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. Last Updated: 07/27/2016

Property Value Fall A Tale of Caution

HONG KONG -- A long, steep fall in property values has wiped out the savings of a generation of homeowners in Hong Kong, fed political unrest and caused deflation that makes even Japan's falling prices look modest by comparison.

The Hong Kong Monetary Authority announced Thursday night that 22 percent of all residential mortgages are now larger than the current value of the properties they financed. The share of such mortgages that are "underwater," in bankers' shorthand, has jumped from 14 percent of mortgages in just one year.

Property market experts say Hong Kong's experience is a cautionary tale for homeowners in other financial centers, like New York and London. The steep runup in residential property prices here until 1997, followed by a 66 percent drop since then, offers a reminder that real estate prices do not always go up.

Johnny Lam, 46, a salesman here for a Japanese food importer, is an example of how badly a real estate investment can turn out. He and his wife, Connie, bought a $186,000 apartment in an outlying suburb in 1993, turned down a $218,000 offer in 1997 and then watched the apartment's value fall to $70,000.

With Hong Kong's economy stagnant since 1997, Lam stopped earning overtime pay and his wife lost her job, prompting them to file for bankruptcy in February and turn in the apartment keys to the bank.

In the last few days, there have been several tentative signs that the real estate market and the economy may have hit bottom and could start to recover.

The Hong Kong property market soared in the mid-1990s despite conservative bank lending practices. Regulators here let banks lend up to 70 percent of the value of a property, in contrast to practices in Japan, where banks sometimes lent 100 percent or even 120 percent of a property's value during the 1980s boom there.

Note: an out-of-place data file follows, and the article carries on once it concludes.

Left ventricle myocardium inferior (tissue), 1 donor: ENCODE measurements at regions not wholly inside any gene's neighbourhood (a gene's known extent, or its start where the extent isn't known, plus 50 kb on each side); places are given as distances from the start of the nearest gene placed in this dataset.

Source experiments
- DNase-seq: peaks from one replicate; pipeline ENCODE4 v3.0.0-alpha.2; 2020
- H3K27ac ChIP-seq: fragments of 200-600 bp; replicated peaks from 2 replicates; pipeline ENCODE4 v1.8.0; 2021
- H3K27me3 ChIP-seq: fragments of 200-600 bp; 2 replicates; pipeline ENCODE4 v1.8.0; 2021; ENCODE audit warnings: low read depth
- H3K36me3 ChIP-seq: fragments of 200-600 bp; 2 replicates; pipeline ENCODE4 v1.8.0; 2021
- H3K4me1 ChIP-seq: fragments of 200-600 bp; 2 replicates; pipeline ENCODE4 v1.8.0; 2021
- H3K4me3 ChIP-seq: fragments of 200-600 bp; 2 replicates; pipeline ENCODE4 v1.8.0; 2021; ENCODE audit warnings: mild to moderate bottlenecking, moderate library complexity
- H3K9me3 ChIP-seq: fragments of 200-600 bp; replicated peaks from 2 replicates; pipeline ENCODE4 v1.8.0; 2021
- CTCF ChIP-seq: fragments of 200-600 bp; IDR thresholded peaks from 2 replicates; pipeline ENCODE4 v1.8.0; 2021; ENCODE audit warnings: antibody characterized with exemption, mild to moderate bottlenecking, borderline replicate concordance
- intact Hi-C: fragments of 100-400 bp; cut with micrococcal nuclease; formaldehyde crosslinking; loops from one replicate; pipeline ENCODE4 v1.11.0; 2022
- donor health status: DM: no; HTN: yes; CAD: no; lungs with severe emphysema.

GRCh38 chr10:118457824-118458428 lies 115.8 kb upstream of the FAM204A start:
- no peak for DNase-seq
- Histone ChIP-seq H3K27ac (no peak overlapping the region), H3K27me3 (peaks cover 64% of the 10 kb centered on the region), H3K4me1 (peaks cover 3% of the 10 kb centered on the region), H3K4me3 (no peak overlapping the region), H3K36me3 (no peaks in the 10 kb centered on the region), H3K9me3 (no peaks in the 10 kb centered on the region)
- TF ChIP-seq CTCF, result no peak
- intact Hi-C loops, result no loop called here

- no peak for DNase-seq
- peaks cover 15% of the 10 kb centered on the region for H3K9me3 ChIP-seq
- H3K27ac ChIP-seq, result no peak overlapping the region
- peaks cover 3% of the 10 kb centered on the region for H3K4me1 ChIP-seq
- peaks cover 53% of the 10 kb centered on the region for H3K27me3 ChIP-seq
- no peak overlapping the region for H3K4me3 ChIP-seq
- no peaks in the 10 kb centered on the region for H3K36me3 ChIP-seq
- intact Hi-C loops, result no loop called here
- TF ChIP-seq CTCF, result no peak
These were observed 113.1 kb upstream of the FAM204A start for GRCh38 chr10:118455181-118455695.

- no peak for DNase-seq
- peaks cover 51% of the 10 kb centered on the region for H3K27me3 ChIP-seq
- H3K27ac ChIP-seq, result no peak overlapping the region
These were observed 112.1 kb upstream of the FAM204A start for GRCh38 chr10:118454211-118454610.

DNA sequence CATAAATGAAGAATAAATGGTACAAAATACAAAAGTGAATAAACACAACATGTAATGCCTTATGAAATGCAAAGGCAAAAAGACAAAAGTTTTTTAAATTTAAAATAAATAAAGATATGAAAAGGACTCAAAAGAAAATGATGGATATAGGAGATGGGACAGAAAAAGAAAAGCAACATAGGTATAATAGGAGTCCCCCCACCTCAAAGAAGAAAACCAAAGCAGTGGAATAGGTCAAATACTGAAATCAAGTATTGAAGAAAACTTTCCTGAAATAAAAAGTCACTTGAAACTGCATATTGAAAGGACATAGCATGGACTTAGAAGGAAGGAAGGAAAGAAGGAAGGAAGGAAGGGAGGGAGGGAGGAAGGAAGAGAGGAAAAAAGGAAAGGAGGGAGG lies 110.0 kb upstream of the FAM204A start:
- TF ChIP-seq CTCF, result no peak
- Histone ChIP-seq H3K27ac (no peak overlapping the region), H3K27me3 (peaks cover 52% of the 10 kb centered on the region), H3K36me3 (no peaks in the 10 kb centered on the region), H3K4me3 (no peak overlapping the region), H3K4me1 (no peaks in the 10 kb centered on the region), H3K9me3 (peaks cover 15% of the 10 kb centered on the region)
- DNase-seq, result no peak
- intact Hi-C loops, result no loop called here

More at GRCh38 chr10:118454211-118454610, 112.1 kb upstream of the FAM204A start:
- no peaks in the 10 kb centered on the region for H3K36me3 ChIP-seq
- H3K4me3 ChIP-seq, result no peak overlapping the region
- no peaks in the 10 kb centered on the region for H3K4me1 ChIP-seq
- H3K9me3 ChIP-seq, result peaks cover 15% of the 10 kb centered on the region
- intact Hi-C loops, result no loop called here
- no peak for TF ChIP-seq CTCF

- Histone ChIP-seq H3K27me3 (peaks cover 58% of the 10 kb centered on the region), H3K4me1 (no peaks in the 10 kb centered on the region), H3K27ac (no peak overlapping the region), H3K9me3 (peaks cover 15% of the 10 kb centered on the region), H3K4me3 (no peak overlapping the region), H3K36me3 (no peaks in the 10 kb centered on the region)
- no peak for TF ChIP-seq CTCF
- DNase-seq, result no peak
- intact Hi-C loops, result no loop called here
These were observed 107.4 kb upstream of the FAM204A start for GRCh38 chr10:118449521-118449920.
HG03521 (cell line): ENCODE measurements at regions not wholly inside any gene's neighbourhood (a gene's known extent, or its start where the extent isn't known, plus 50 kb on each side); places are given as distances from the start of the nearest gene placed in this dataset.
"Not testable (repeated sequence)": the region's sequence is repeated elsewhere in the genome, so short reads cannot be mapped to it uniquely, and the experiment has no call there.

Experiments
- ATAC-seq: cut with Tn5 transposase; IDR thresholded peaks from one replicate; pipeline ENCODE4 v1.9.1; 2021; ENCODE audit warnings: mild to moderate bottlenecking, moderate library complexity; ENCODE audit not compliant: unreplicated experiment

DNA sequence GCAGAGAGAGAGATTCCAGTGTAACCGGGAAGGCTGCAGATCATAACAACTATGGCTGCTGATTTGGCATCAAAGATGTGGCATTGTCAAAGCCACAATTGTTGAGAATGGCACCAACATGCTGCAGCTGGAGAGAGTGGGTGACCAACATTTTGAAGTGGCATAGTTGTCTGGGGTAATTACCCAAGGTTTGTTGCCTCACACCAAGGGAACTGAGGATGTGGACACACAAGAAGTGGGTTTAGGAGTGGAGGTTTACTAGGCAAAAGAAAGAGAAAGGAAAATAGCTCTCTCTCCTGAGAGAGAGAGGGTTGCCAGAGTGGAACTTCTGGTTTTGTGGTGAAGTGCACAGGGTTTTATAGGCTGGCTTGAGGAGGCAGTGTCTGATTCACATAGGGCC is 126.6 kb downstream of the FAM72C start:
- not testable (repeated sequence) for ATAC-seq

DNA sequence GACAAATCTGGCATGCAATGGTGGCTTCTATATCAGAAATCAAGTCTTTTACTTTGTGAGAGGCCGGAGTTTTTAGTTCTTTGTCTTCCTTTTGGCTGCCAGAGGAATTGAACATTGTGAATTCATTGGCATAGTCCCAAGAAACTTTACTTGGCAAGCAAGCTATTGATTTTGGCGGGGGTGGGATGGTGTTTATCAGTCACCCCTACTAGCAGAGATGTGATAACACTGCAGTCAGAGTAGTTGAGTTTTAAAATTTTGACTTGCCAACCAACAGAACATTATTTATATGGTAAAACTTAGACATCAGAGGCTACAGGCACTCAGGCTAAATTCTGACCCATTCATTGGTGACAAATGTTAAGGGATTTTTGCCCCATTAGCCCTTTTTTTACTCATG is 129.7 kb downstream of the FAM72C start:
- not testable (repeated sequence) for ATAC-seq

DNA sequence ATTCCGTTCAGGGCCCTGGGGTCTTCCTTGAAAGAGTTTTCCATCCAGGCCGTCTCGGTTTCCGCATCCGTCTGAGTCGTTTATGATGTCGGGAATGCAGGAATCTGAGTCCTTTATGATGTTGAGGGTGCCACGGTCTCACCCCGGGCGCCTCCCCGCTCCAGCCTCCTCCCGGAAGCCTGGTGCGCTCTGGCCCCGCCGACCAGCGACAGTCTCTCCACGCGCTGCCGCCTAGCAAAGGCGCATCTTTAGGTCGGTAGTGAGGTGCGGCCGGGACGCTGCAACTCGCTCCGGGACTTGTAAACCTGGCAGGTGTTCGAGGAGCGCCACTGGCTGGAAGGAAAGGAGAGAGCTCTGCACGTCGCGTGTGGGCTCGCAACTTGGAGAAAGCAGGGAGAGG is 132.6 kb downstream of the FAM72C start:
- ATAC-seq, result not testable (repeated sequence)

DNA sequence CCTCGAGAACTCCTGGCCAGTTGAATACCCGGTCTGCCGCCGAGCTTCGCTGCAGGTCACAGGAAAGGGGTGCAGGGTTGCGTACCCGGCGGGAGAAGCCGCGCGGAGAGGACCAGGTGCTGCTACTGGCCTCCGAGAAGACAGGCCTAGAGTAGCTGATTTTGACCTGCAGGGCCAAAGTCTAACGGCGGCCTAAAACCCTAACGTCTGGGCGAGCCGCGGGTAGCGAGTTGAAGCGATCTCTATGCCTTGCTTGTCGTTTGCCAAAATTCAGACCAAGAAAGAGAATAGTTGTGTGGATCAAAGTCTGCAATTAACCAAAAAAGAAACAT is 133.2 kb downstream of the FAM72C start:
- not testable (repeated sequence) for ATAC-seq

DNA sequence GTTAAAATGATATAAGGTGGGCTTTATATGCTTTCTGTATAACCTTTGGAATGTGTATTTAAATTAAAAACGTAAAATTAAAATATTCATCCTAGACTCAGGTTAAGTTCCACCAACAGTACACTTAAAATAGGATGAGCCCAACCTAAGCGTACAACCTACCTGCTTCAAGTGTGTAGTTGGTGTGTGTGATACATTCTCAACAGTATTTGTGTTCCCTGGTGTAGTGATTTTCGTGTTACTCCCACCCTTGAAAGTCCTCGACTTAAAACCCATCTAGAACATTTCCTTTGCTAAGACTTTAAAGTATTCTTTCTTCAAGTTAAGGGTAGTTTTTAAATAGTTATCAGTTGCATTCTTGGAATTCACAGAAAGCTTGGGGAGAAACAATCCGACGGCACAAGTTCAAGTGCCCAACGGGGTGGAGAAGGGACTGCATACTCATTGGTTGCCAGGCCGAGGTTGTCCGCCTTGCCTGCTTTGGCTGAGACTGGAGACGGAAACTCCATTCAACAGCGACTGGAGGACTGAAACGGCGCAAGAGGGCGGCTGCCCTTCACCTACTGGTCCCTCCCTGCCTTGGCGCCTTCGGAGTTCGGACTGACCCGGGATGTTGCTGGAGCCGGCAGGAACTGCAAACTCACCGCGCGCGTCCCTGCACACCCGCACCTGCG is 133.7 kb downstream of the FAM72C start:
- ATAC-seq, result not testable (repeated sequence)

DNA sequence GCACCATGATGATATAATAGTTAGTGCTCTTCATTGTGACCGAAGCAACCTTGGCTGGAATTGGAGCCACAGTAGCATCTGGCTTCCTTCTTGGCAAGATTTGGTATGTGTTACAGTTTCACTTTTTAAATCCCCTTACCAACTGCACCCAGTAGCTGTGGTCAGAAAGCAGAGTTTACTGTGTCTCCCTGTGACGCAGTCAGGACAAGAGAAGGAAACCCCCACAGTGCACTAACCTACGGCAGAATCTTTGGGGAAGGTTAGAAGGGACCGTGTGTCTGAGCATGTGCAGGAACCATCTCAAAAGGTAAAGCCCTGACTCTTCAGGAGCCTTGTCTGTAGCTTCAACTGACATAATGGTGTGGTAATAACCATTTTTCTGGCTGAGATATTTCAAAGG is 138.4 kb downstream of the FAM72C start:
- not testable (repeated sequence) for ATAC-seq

Only now, with banks stuffed with deposits and finding few creditworthy borrowers, have mortgage rates fallen to the point that 92 percent of new mortgages are being issued at rates more than 2 percentage points below the prime rate, according to the Hong Kong Monetary Authority, which effectively serves as Hong Kong's central bank.

Most remarkable of all is how most Hong Kong residents, unlike Lam, have gone on making steep monthly mortgage payments for apartments that are now worth less than the mortgages, instead of mailing the keys to the bank, filing for bankruptcy and then renting another apartment for less.

"If anybody outside Hong Kong looks at it, they ask why people don't just walk away," said Ryan Tsang, a banking expert at Standard & Poor's.

The answer lies in the high savings rate of Hong Kong's people and the strictness of its bankruptcy statutes. Many people wealthy enough to buy an apartment in bubble times typically have other assets that a bank could claim in a bankruptcy proceeding to make up the difference between the value of the apartment and the balance due on the mortgage.

Some of the biggest frustrations from real estate losses are for people like Lam, who never saw themselves as speculators but lost their savings anyway.

"I wasn't thinking about the rise in the market," he said. "I wanted a place to live."